that he passed through the midst of Samaria and Galilee: And as he entred into a certain Village, there met him ten Men that were Lepers, who stood
HE Epistle for this Day spake of the Graces of the
Spirit, and the Victory obtain'd by them over the The Gospel speaks of the miraculous Acts of the famie Holy Spirit, and the Victory obtain'd thereby over Satan and the World, our great and ghostly Enemies.
The particular. Miracle here related is that wrought by our Saviour on the ten Lepers, the Subject of this Day's Gospel. In which we may observe,
First, Our Saviour's Progress to Jerusalem, which was through the midst of Samaria and Galilee; that which may be learnt from thence, is what hath been before observ'd in the Miracle of the deaf and dumb Man, viz. Christ's going about doing Good, and spreading his healing Influences in all places of the Country, and the Regions round about ; of which you may read in the Gospel for the twelfth Sunday after Trinity. And as in that Miracle of the deaf and dumb Man, fo in this of the Lepers, we may observe,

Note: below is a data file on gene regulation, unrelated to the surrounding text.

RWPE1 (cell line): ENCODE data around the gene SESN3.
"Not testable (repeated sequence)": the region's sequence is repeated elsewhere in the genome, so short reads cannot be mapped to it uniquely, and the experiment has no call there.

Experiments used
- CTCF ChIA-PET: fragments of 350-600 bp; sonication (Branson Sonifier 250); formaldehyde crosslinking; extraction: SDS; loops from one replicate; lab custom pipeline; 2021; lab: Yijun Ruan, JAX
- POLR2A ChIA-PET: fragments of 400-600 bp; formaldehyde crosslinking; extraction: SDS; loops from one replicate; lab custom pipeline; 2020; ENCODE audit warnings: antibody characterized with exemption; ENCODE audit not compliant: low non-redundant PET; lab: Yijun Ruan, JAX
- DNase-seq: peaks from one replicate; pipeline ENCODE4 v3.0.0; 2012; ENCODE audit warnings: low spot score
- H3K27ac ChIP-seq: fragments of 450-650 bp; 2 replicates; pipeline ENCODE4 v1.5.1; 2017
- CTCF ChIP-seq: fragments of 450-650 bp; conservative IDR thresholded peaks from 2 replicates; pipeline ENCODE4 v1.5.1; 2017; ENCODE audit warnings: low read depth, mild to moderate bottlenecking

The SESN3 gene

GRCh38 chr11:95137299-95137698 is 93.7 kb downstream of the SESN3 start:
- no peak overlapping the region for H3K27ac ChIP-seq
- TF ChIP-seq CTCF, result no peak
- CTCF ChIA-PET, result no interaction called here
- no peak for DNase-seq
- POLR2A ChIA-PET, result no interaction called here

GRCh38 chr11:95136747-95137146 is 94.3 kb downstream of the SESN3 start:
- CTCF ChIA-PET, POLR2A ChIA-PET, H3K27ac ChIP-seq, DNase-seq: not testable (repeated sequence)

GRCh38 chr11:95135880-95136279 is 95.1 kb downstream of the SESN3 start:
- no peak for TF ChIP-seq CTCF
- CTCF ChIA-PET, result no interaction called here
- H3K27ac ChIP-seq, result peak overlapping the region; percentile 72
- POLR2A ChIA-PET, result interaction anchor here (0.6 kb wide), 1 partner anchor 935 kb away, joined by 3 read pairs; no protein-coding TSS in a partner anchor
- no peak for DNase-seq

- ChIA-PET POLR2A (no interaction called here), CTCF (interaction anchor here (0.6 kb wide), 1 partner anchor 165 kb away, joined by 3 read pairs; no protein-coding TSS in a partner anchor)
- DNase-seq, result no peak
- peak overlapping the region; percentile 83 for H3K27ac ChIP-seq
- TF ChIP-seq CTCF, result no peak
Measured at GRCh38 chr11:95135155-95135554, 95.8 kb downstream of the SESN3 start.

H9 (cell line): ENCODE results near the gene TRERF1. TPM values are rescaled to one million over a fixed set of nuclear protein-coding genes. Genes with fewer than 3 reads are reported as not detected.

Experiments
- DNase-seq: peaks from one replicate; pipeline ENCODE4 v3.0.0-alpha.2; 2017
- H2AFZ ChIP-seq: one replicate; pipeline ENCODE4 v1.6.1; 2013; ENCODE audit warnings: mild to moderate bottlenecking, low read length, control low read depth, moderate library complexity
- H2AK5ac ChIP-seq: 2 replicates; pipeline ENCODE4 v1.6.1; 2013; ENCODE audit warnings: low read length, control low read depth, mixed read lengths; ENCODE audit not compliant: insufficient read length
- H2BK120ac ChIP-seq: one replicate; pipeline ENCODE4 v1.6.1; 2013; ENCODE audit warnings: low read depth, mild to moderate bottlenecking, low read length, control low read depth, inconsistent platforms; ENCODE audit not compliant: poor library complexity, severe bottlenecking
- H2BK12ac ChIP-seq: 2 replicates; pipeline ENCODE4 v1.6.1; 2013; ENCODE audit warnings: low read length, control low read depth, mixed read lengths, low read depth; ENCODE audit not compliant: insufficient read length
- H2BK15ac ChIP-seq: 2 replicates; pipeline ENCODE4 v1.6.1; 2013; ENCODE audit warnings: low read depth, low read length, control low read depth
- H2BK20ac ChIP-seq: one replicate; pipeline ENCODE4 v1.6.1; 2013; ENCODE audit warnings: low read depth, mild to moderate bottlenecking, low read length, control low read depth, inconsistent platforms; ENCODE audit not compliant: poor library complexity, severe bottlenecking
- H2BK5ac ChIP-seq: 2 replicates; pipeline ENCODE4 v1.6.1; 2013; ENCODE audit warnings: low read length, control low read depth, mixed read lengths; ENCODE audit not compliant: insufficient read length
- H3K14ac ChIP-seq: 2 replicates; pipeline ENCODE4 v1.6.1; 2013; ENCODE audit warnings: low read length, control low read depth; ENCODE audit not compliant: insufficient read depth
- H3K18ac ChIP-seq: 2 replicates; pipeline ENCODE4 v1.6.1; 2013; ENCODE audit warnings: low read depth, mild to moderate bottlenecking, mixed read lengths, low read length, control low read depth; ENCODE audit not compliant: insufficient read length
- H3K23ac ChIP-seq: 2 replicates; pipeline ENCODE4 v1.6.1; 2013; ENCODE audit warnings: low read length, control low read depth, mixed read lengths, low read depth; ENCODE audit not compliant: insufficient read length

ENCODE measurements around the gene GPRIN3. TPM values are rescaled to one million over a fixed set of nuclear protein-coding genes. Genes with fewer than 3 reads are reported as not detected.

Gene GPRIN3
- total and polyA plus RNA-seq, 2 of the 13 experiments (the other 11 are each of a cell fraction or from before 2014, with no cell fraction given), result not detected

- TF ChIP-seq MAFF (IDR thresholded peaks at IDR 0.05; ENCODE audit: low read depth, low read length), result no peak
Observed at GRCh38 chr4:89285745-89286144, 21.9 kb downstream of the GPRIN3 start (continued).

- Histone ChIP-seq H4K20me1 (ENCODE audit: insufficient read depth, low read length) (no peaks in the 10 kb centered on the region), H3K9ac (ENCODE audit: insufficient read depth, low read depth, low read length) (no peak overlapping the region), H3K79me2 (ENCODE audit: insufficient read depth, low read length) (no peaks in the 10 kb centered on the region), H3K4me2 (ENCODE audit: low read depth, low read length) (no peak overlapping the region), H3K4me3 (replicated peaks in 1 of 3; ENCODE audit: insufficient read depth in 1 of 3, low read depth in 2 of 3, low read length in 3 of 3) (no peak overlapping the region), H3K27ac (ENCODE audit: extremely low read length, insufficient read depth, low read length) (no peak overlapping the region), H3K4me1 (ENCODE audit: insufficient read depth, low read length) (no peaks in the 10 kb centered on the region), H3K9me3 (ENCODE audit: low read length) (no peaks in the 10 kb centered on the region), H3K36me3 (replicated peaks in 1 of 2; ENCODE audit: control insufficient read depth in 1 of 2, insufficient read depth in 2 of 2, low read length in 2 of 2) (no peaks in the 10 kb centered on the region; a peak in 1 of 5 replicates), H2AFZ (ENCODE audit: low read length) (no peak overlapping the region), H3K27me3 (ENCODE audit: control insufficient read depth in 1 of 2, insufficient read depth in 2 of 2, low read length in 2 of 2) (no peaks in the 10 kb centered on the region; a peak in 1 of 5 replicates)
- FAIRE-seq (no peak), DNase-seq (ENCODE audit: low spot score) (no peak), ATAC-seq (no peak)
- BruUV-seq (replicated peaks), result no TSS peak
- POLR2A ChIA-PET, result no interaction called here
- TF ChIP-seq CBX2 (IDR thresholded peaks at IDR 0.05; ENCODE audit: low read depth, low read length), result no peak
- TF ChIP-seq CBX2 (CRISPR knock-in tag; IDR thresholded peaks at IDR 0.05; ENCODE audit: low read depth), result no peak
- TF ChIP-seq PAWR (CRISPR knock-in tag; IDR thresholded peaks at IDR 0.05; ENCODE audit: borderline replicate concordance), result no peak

First, What went before it.
First, As for what went before the Miracle, it was Christ's entring into a certain Village, the ten Lepers meeting him
there, and the Lepers standing afar off. What this certain Village was, it not being nam'd here or elsewhere, : will not be much material tò enquire: Certain it is, that 'twas either in Samaria or Galilee, thro which he passed in his way to Jerusalem ; but wherever it was, 'tis farther said, that